Whether it be a routine check up or a CT scan, nurses are the ones guiding patients during their trip to the doctor’s office. When it comes to burn injuries, the care is a bit different. Here’s one special lady’s story about her heart for healthcare.
Spending her senior year in high school at the bedside of her cousin who was being treated for leukemia, that’s when Kayla Northrop said she was first intrigued with the medical profession. Whether it was the pediatric, ecology or the intensive care unit, Northrop was exposed to many departments within the Kansas University hospital setting.
“The one thing I was really drawn to while we were here was how many types of jobs there were – how many roles there were coming and laying hands on her,” she said. “Ultimately, with nursing, part of why I liked it so much was throughout her entire course, as well as her death and after she died, it was the nurses who meant most to her and the family.”
Northrop said she listened to her calling and began working at KU hospital in 1989. At that time, she said KU wasn’t a destination hospital – it was more of a place you went if you had nowhere else to go. She wanted to help burn patients, and that was the only hospital that had a burn center.
Seeing, from start to finish, her patient’s hospitalization is the reason Northrop said she decided to work in the burn center.
“I’m a very visual person and I like the healing process and being able to see that,” she said. “I would find it more difficult to be a cardiac nurse because you can’t see those disease processes work – the burned skin and its healing – it’s very visual.”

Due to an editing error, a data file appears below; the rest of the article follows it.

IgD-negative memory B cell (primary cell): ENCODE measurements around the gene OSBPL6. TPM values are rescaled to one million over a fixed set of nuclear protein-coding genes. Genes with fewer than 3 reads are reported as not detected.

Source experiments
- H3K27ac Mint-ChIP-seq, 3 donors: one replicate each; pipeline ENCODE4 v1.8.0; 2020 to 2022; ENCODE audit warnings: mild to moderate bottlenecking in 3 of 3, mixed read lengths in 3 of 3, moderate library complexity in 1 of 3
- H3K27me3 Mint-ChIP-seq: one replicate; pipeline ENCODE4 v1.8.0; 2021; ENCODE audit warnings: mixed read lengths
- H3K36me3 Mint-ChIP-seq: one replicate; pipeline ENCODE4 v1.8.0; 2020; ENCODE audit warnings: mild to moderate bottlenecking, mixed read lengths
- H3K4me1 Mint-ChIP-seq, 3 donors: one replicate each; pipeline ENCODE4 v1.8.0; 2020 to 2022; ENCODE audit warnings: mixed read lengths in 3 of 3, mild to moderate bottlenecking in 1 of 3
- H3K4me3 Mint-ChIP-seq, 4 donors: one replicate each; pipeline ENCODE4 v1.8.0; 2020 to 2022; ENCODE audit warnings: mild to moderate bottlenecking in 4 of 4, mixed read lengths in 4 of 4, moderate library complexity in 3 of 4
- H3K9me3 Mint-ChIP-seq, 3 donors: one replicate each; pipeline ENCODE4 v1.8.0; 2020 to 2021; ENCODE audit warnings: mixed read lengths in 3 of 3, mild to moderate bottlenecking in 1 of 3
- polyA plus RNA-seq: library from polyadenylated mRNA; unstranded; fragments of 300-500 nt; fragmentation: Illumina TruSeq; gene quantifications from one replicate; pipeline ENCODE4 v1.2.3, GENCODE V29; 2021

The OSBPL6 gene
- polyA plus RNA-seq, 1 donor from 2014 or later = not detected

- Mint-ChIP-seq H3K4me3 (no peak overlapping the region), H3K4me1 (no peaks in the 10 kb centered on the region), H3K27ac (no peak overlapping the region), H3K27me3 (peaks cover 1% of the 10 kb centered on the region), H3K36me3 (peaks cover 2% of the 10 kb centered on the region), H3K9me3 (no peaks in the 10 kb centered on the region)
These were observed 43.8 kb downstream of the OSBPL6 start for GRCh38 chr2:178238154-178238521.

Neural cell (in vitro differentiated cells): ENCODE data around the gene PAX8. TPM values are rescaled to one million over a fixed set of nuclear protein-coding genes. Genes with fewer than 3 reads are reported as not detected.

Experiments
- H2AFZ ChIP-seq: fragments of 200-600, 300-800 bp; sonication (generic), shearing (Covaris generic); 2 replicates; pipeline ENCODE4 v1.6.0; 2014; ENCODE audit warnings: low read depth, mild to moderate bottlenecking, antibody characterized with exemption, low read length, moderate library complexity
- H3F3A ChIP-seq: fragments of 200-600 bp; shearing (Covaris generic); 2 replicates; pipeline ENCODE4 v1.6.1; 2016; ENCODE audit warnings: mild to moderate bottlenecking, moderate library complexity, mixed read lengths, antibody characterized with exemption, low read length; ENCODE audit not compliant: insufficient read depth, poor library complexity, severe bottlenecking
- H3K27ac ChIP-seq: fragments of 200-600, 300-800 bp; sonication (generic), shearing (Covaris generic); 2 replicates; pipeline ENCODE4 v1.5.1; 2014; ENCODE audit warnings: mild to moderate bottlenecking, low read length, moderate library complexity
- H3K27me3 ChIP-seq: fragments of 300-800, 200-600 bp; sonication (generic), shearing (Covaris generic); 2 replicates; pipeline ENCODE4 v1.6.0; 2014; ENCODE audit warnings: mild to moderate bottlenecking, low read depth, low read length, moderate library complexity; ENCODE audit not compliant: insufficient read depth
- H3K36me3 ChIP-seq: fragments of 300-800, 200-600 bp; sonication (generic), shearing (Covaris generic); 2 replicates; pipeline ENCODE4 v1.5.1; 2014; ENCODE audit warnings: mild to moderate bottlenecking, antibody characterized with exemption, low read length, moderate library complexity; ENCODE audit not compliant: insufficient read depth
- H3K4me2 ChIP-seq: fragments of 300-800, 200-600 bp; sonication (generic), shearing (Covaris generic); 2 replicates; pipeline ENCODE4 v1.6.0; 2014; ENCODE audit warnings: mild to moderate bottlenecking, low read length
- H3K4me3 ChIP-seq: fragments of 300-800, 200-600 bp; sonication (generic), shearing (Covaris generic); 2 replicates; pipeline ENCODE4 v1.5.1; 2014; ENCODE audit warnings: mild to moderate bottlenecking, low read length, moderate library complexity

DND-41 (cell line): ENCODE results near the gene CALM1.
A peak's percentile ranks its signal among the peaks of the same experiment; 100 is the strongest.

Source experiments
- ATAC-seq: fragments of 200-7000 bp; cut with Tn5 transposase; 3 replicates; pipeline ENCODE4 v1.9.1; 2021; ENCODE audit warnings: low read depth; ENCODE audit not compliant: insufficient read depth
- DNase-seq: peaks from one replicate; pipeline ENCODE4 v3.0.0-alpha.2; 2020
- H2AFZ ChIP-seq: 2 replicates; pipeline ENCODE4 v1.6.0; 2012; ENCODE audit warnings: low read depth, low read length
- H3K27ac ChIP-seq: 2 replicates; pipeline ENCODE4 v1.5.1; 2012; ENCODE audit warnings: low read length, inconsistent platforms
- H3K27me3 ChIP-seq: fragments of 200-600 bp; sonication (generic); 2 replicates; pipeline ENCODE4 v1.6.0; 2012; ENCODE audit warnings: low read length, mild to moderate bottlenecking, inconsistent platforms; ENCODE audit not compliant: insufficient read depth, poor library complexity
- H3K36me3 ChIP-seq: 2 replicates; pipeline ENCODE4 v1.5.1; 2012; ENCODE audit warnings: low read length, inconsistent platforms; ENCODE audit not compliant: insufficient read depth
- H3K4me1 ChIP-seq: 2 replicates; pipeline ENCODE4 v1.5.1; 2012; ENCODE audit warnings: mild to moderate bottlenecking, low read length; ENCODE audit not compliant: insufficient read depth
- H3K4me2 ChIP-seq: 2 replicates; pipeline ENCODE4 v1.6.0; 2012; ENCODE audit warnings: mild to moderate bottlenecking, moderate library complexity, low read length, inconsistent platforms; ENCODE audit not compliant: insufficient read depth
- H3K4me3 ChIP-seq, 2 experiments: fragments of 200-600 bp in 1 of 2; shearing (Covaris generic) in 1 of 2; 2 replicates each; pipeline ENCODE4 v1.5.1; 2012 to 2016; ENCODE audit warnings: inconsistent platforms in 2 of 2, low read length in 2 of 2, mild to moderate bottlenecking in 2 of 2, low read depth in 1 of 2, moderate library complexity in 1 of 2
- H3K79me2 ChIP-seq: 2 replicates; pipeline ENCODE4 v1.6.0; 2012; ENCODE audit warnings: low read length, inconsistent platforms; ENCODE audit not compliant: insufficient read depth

Taking her position as an unclassified student nurse’s aid, she moved into a hydrotherapy role, eventually evolving to a staff nurse. For the past 11 years, Northrop has been the clinical educator for the Gene and Barbara Burnett Burn Center at KU hospital.
“A lot of huge changes happened at KU for the better,” she said. “I’ve watched it triple in size – patient wise.”
In her role, Northrop said she does a lot of office work where she researches and plans meetings for educational offerings and ensures that nurses are always prepared for the job. When she’s not in the office, Northrop is working outside the hospital serving as a resource to educate people about burns.
“If you have a burn, what are you going to do?” she said. “What is the initial care for you to best take care of them before they get to me?”
Depending on the need, Northrop gives lectures to community members focusing on the initial care and management of a burn patient. Whether it be in the moment at the bedside or doing outreach in the community at different hospitals, Northrop teaches medical personnel how to quickly treat burn patients before they reach the hospital.
“I feel very blessed when I come to work because I have the opportunity to impact individuals and their families in what are generally the worst moments of their lives.”
Northrop said being a nurse is more than just going in a patient’s room and doing the tasks.
“It has nothing to do with just giving medication on time or making sure you chart all your numbers in the boxes,” she said. “It’s underrating what all the numbers in the boxes mean and what the medications are for.”
Northrop reminisced on the day she met Everett – the very first patient she laid hands on.
“So my very first day in the unit, he was over in bed one, and I had to go do a finger stick and I was scared to death,” she said. “Actually helping give back and help them regain their life again – seeing patients transition from being a victim into being a survivor and going out and owning the world and their lives and their families again.”